The second in a series of stories in which restaurateurs and chefs reflect on their businesses — and their lives — one year into the pandemic.
For MIDA’s Douglass Williams, 2020 was a watershed year: He was named one of the 10 Best New Chefs in America by Food & Wine and a James Beard: Best Chef Northeast semi-finalist.
As one of Boston’s few Black chef-owners in fine dining and a culinary philanthropist, it was also a year — of protest, of loss, of reckoning — that brought his passion and mission into even sharper focus.
He first heard about the pandemic during a Canadian vacation with his family. Things had been going well: His South End business was on solid ground (“we’d had a rough first year, but the next two years, we were beating our numbers,” he says); he was also planning an expansion to Newtonville.
But by March, MIDA had to shut down. Williams was able to obtain loans, but he was worried about his employees.
“Most people in restaurants are not financially secure,” he says. “So my partner, Seth Gerber, and I decided to do a pasta drive. I had flour. I had a pasta machine. We had tons. All the money went to vulnerable employees,” he says.
Meanwhile, through Jose Andres’s World Central Kitchen, his team began delivering meals to frontline health care workers.
“It got us back in the game and brought back people. We didn’t lay anyone off. We were making thousands of lunches for hospital workers every week, and it was sustaining us,” he says.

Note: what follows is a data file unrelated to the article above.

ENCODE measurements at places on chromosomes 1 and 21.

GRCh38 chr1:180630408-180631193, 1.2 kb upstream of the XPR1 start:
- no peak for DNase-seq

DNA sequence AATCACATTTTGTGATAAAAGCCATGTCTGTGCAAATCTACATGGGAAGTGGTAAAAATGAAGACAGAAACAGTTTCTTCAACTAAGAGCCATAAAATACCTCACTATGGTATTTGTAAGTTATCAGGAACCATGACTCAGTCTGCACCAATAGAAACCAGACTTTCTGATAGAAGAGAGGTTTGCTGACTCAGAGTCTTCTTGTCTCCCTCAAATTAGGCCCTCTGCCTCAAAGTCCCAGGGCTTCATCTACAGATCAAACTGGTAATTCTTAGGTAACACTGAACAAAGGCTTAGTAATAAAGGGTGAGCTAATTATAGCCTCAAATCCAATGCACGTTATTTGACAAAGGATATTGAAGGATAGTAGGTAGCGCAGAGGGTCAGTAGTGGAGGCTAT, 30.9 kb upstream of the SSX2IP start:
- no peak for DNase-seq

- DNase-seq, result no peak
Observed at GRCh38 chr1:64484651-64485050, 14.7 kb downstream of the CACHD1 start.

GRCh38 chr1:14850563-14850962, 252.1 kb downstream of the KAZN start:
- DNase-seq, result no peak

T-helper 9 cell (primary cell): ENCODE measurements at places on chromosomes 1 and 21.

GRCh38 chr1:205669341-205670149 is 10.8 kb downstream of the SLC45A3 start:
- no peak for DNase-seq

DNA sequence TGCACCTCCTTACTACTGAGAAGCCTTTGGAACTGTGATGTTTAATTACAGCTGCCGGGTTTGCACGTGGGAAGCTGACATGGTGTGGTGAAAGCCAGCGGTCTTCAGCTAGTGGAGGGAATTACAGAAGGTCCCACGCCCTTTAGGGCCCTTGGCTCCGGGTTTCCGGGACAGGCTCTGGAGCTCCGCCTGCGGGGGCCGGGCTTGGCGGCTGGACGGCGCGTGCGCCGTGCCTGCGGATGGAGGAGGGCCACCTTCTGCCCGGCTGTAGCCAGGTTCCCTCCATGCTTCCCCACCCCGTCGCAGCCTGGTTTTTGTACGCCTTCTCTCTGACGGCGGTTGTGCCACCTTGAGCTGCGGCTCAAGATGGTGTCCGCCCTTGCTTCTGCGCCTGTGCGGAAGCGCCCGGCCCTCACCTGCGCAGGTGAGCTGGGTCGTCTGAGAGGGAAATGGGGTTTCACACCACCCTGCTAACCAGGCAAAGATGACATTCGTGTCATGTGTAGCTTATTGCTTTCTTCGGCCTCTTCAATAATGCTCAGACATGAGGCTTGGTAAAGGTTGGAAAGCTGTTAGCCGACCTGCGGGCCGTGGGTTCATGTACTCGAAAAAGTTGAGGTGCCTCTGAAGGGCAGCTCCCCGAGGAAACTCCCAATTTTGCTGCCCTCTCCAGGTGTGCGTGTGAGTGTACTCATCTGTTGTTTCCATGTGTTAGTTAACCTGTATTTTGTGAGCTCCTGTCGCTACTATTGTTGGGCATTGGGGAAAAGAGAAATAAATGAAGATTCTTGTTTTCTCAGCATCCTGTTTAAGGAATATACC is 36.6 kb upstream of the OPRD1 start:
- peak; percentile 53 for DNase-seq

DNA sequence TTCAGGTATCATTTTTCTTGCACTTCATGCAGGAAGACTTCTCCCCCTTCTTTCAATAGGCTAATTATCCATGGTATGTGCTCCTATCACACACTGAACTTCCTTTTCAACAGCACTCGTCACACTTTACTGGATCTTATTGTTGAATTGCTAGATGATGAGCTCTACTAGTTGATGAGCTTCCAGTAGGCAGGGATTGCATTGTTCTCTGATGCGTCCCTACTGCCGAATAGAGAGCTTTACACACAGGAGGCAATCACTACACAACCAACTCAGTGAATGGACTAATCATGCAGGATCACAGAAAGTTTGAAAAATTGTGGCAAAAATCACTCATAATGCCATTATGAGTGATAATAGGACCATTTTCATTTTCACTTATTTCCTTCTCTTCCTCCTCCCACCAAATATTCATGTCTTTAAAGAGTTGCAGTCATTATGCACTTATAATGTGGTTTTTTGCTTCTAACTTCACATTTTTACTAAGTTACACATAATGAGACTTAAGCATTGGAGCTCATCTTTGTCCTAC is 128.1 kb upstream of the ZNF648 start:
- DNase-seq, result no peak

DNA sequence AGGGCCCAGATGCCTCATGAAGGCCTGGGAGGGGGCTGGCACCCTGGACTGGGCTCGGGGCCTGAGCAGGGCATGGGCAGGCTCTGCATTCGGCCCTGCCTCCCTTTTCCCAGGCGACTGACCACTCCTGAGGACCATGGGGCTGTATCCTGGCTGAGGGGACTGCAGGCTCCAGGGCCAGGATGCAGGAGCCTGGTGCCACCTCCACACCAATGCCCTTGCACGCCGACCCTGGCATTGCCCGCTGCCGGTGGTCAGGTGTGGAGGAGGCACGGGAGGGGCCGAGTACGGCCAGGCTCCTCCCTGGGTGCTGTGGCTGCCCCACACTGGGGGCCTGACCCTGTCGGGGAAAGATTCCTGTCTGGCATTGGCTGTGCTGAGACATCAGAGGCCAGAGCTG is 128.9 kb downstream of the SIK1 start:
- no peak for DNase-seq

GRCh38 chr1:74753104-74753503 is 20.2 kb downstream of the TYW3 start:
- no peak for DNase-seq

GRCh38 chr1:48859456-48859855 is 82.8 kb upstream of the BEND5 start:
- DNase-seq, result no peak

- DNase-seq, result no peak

There was also uncertainty. A long-planned pizzeria in Hub Hall, a food hall adjacent to TD Garden that presumably relied on heavy foot traffic and hungry crowds, was suddenly at a standstill. So was hiring. Ovens and a $10,000 mixer sat unused.
“You can’t have 700 people in one spot,” he says. “But in Newton, they hadn’t stopped construction — they were working the whole time. That kept us going and gave us some hope.”
On the ground floor of a residential complex, the Newton branch of MIDA will be double the size of the Tremont Street original, with two patios. No private events here.
“If you depend on that, you’re screwed,” Williams says. “We’re depending on what we’re good at: cuisine, community, outreach, and hospitality. That will always ring true.”
He says that volunteering was a source of grounding during the turbulence. Williams is on the board of the Steppingstone Foundation, which provides academic, college readiness, and social-emotional programming to kids from marginalized communities.
“It helps kids who need a leg up in their personal lives and also in their family’s socioeconomic lives to get through college and out of college,” he says. He also works with About Fresh, which delivers fresh food on retrofitted school buses to neighborhoods in need, many without easy retail access, throughout Boston.
So, yeah. He’s tired. He’s really busy. In a strange way, though, this year was a respite and a rebirth.
“I’m 36. Just now, I’ve been able to let people manage my managers. It’s the first time I’ve been able to do for others. My was head down, training. This was the first time in my entire career that I could do more. I couldn’t wait. I wanted to use what I could to help. I don’t have dollars, but I do have my hands and my voice,” he says. “I wish I were more balanced, but it’s not about being balanced right now. I can do that when I’m 50.”